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Engineering Characterisation of the Bach Impeller and its Application to Mesenchymal Stem Cell Microcarrier Cultures

Wyrobnik, Tom Adam; (2023) Engineering Characterisation of the Bach Impeller and its Application to Mesenchymal Stem Cell Microcarrier Cultures. Doctoral thesis (Ph.D), UCL (University College London). Green open access

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Abstract

Treating complex chronic diseases with stem cells offers great promise in regenerative medicine. However, large quantities of cells are required, and the need for manufacturing platforms that can supply clinically relevant doses is therefore increasing. Encouraging results have been reported using stirred-tank bioreactors (STRs), where human Mesenchymal Stem Cells (hMSCs) are cultured while adherent to microcarriers. Because STRs can be volumetrically scaled-up, their use may offer increased cost-efficiency. Within the STR, the impeller geometry and design are critical to the efficiency of suspension, mixing, and mass transfer. The thesis describes the experimental characterisation of the flow produced by a novel impeller, called the Bach impeller, and its use to inform biological experiments to achieve higher productivity in the manufacturing of hMSCs. Novel impeller designs with increased fluid flow control and reduced power input may be required to ensure greater consistency in growing shear-sensitive cells. Most studies were historically focused on standard impeller geometries from chemical engineering applications, while recently, it has become increasingly apparent that mixing has a key role in controlling biological culture environments. Adopting a multi-disciplinary approach is crucial to propose tailored bioprocessing solutions to manufacture future cell therapies. Several experimental techniques were used in a bioreactor mimic to measure key impeller characteristics such as mixing time, suspension speed, impeller power input, oxygen mass transfer, or fluid flow velocities. The engineering experiments showed that the impeller represents an efficient mixing device that suspends particles in fluids at low power inputs. Subsequent biological cell cultures performed with the novel impeller system showed faster cell growth than conventional Spinner flask solutions. In addition, the engineering data supported the scaling to a 5 L reactor without relying on trial-and-error approaches. Importantly, the hMSCs retained critical quality attributes such as immunophenotype and multipotency.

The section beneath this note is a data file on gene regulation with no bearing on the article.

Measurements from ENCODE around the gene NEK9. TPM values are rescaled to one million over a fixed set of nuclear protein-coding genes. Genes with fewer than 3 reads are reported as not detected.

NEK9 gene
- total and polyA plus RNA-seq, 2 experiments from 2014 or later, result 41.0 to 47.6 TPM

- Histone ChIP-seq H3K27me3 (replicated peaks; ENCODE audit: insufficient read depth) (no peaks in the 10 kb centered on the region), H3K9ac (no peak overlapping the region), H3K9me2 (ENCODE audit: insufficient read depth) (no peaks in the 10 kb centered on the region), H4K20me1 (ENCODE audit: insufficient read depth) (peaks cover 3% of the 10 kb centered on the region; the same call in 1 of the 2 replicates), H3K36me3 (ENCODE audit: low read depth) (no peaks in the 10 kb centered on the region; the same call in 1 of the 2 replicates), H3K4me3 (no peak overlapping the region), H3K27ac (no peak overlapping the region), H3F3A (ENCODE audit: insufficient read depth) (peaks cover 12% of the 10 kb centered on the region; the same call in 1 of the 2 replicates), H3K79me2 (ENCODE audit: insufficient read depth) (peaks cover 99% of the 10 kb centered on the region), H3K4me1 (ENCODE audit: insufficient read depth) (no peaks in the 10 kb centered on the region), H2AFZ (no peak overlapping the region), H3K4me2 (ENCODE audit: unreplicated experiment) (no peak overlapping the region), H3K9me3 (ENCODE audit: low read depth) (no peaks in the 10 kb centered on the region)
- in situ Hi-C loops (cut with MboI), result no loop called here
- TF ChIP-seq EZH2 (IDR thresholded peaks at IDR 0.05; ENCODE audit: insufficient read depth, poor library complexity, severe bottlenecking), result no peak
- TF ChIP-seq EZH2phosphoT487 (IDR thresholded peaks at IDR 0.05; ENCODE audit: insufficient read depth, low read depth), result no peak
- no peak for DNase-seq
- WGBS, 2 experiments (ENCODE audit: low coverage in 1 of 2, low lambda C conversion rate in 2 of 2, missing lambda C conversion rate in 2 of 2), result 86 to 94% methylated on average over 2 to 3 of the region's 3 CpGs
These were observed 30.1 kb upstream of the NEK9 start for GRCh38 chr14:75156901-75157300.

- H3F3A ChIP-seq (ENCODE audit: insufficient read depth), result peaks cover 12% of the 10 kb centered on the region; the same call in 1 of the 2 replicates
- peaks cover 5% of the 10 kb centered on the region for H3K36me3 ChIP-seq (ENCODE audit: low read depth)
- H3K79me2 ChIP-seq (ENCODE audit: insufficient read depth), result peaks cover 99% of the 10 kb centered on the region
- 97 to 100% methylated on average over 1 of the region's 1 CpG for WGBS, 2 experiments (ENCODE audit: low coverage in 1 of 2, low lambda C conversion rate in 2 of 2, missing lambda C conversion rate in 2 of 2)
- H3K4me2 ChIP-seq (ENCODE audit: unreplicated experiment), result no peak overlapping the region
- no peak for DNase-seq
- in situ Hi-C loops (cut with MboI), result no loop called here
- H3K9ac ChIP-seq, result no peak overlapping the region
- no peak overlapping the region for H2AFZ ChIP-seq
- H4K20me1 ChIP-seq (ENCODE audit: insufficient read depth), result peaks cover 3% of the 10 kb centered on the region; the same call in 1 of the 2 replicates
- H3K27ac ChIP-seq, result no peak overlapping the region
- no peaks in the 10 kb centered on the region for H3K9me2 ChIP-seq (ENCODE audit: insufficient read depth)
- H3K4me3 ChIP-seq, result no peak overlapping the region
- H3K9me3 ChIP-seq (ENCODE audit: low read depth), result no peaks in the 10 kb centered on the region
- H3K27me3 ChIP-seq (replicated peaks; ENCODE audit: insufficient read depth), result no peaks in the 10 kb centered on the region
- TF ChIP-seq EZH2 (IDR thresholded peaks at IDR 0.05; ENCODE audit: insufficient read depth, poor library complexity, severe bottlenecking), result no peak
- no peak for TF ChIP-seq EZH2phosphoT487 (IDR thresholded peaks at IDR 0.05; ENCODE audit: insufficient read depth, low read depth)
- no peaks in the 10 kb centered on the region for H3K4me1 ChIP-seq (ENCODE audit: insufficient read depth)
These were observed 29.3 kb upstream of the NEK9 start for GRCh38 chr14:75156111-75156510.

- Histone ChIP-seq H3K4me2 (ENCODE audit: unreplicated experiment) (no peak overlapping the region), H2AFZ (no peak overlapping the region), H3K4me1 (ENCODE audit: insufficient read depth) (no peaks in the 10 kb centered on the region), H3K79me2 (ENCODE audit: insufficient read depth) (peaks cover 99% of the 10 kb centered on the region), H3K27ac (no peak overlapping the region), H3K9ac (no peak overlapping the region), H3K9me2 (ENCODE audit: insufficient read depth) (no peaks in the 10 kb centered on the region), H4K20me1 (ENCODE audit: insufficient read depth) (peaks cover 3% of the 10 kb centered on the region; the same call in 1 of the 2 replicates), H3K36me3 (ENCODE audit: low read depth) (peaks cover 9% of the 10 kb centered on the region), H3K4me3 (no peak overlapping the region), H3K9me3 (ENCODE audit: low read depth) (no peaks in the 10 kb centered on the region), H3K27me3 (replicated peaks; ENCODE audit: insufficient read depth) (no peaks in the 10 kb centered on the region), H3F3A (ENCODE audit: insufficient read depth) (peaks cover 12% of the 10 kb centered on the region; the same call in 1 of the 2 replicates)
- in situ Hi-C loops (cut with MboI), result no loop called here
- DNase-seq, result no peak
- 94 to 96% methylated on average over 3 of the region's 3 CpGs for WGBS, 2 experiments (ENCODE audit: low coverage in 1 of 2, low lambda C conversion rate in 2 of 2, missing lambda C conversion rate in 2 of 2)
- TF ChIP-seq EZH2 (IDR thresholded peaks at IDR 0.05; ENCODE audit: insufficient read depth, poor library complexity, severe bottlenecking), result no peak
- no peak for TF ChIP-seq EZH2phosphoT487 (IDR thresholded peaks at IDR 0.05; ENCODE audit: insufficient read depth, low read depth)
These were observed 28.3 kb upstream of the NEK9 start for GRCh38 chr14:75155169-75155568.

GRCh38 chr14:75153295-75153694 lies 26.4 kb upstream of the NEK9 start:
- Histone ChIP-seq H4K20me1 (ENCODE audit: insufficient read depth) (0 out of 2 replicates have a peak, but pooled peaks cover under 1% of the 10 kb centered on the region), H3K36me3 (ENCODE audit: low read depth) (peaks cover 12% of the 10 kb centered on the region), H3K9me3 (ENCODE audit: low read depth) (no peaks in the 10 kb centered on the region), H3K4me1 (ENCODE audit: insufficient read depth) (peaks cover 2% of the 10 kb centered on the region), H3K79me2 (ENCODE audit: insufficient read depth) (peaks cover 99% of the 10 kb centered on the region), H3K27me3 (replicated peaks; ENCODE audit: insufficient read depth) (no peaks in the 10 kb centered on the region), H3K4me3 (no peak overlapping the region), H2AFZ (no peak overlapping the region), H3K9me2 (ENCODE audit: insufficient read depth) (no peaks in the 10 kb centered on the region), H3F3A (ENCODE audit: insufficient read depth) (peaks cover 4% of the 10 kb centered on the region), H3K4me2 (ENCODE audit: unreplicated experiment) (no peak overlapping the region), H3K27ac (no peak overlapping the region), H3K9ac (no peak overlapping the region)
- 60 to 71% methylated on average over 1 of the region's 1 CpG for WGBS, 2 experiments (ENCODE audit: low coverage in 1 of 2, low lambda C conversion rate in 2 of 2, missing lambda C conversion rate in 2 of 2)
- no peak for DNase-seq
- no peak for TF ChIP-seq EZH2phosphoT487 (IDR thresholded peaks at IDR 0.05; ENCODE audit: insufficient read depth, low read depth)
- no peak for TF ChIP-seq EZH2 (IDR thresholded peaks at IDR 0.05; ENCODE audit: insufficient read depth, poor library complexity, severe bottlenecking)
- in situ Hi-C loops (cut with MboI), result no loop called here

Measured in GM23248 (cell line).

Type: Thesis (Doctoral)
Qualification: Ph.D
Title: Engineering Characterisation of the Bach Impeller and its Application to Mesenchymal Stem Cell Microcarrier Cultures
Open access status: An open access version is available from UCL Discovery
Language: English
Additional information: Copyright © The Author 2023. Original content in this thesis is licensed under the terms of the Creative Commons Attribution-NonCommercial 4.0 International (CC BY-NC 4.0) Licence (https://creativecommons.org/licenses/by-nc/4.0/). Any third-party copyright material present remains the property of its respective owner(s) and is licensed under its existing terms. Access may initially be restricted at the author’s request.
UCL classification: UCL
UCL > Provost and Vice Provost Offices > UCL BEAMS
UCL > Provost and Vice Provost Offices > UCL BEAMS > Faculty of Engineering Science
UCL > Provost and Vice Provost Offices > UCL BEAMS > Faculty of Engineering Science > Dept of Biochemical Engineering
URI: https://discovery.ucl.ac.uk/id/eprint/10174344
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